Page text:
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iPhone 5

September 16, 2012 Leave a comment Go to comments

Apple recently announced the iPhone 5. Is it a big deal? Is it just a slightly improved iPhone 4 (or 4S) or is it something more? Well I can’t speak from experience yet – the iPhone 5 isn’t available here for a couple of weeks – but I can still make some initial comments before I get one.

Yes, I will buy one because I buy every second new iPhone. That cycle corresponds to the 2 year plan finishing with the cell network company I use. I would always buy new Apple products unless things changed radically. If Apple stopped making great products and Google or Microsoft overtook them I would need to look at changing. But that hasn’t happened yet.

So what about this new phone? There’s nothing truly revolutionary there so this is more an evolutionary improvement on the existing product rather than something really new. But the small but significant improvements in the hardware should give Apple the opportunity to create more functionality using the operating system and individual applications.

If you haven’t already heard, here are the improvements included in the iPhone 5…

Support for “fourth generation” ultra-fast LTE cell communications – which unfortunately I have no idea when or where I will be able to use – but the faster dual-channel 802.11a/b/g/n wifi running at up to 150Mbps will be welcome.

A bigger screen, capable of displaying true HD with the correct aspect ratio. The screen is taller than the earlier one but the same width. It has more pixels, of course.

A faster A6 processor – almost double the speed of the already fast iPhone 4S – and faster graphics capability – also about double the speed, which will be great for games.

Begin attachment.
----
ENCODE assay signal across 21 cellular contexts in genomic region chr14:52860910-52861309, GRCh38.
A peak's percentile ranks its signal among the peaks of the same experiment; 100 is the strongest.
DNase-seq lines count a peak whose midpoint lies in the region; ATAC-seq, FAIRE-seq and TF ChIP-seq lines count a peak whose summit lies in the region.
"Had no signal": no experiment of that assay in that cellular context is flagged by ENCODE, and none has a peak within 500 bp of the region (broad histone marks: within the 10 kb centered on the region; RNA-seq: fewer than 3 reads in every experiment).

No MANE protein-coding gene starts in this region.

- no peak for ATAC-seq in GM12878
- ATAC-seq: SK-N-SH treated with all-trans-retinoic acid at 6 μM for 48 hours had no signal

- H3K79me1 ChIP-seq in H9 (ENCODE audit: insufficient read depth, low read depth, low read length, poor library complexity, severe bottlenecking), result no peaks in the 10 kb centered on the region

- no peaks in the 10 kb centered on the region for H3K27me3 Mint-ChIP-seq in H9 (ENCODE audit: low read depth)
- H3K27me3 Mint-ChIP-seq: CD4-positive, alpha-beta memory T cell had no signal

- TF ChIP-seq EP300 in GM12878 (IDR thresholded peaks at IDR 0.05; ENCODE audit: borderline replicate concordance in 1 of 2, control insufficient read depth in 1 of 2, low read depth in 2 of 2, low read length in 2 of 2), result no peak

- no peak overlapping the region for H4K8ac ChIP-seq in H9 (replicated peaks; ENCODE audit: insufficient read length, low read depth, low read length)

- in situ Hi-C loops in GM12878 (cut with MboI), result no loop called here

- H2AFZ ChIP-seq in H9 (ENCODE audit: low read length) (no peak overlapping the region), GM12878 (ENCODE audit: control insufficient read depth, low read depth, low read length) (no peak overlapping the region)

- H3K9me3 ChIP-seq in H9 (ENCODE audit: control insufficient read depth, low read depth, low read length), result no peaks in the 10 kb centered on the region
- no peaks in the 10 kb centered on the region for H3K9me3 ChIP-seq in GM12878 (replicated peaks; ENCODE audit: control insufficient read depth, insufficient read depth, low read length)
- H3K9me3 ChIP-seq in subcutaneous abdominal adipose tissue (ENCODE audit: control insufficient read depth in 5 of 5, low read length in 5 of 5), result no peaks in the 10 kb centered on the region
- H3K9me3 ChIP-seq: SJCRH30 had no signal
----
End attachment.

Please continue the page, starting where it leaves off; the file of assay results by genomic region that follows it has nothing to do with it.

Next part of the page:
Improved cameras. With higher resolution on the front camera, and better optics, noise reduction, and stabilisation, on the main back camera. There is also a built-in panorama mode (previously available in extra apps only) and better high definition video capture.

A thinner but taller and lighter case (by about 20%). The weight and size are an impressive achievement because anyone can make a bigger phone (isn’t that right Samsung) but it takes skill to make one smaller and lighter. Also more of the case is aluminium which should make it more difficult to break (although the current phone is already surprisingly robust).

Various other improvements such as more microphones to provide noise reduction, a new easier to use dock connector (of course it is annoying to have a new connector in some ways), and new earbuds which will hopefully be better than the existing ones (which were a weak point in the old iPhone experience).

Some people might be disappointed that Apple haven’t included NFC (near field communications, used for pricing and purchasing but not well standardised yet) and wireless charging (available in a few other phones) or any other new and exciting features, but just adding new features has never been Apple’s way of doing things: they add technologies which are already fairly well defined and concentrate on the total user experience. That’s what this phone seems aimed at.

Once I get the new phone I will report back here with my real world experience so if you are considering “investing” in an iPhone 5 check back early October.

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